I do understand why the seismic velocity decreases with temperature and increases with pressure, but I am not really familiar with the relationship between the velocity with Poisson's ratio. I understand the main idea of the Poisson's ratio and how it relates to the deformation, but I do not understand how it contributes to the wave velocity and also how does it change with temperature and pressure?


2 Answers 2


Good question (and welcome!)...

I like the quantitative nature of the initial answer above (as well as the very good disclosure of isotropic and homogenous subsurface nature that is technically never true in the so-called "real world"), but for my take, I'm going to forgo presenting any equations or numbers (although, embedded links herein will do that for me!).

Read all this paragraph and the links if you want more technical info: Let's parse out some things before presenting an answer below. Remember, that temperature (usually) increases with depth (think of lithostatic pressure). Also, you say "pressure" but at this point, it's better (long term in school or professional life) to think of that aspect of subsurface conditions as stress (and how that affects strain - see last sentence of this verbose paragraph). Also, even though you've only mentioned pressure, seismic velocities, and Poisson's ratio, it's critically important to keep in mind other so-called "elastic parameters" such as Young's Modulus, Shear Modulus, and Bulk Modulus, and (arguably most important of all) Lame parameters. Also, think of how these things change (or are absent) based on P- and S-wave velocities. Lastly, I implore you to do some investigation of what rheology means in regards to this topic.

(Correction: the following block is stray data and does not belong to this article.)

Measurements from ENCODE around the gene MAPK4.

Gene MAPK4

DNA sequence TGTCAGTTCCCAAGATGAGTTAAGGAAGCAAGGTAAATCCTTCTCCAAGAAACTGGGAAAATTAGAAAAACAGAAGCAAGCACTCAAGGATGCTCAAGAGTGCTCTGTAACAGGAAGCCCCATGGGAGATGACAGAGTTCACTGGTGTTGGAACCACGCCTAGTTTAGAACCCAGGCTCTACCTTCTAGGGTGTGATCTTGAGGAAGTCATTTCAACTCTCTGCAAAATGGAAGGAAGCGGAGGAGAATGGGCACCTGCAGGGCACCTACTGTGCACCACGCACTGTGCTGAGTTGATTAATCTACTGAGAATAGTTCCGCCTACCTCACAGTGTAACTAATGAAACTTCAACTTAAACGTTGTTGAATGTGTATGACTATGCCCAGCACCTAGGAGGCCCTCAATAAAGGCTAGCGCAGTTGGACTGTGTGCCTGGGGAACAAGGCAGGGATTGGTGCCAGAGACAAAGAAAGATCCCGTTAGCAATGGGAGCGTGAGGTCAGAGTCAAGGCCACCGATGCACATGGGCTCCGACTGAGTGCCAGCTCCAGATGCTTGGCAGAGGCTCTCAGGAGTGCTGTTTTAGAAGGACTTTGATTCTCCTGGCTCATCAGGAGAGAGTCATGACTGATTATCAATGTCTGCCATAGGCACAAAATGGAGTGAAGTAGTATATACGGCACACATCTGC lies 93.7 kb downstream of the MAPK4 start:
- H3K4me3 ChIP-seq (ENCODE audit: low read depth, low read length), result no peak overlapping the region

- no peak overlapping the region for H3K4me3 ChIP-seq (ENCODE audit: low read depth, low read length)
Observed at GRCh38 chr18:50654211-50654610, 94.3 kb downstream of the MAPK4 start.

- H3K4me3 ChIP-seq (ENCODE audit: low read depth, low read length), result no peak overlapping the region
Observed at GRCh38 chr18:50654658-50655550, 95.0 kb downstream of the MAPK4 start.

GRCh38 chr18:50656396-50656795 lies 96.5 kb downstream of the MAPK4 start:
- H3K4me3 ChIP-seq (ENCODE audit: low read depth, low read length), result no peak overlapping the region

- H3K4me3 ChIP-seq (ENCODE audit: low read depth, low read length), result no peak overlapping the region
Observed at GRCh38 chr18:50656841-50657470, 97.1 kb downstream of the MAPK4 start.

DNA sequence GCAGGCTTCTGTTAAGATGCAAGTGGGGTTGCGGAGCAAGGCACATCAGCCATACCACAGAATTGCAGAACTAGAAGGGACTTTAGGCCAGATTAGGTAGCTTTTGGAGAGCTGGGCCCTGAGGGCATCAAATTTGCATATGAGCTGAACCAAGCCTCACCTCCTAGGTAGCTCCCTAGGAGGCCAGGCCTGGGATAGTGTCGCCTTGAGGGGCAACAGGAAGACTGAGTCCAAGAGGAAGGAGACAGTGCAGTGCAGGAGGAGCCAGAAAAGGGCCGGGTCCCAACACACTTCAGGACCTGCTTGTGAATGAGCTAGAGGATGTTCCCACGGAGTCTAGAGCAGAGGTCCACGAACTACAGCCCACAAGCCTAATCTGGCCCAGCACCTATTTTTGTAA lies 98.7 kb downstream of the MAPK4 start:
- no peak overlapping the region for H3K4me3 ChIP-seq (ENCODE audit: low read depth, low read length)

OK. So, what does Poisson's ratio basically describe? Well, it's estimating the "rigidity" of something (a rock or mineral, since we are taking about the subsurface!). What do I mean by rigidity? It's something that is technically anything (some would argue with this) but pure water (i.e. it has some form of elastic behavior).

To answer your question: simply, think that that pressure affects temperature, which then affects the geology (which is the proxy here for Poisson's ratio). So, "hotter" and/or "viscous" less rigid material (think heated rubber) will facilitate slower seismic velocities while "colder" and/or "solid" more rigid material (think cold steel) will result in higher seismic velocities.


In terms of the seismic velocities, the Poisson's ratio can be expressed as the following, under the assumption the material is isotropic and homogeneous:

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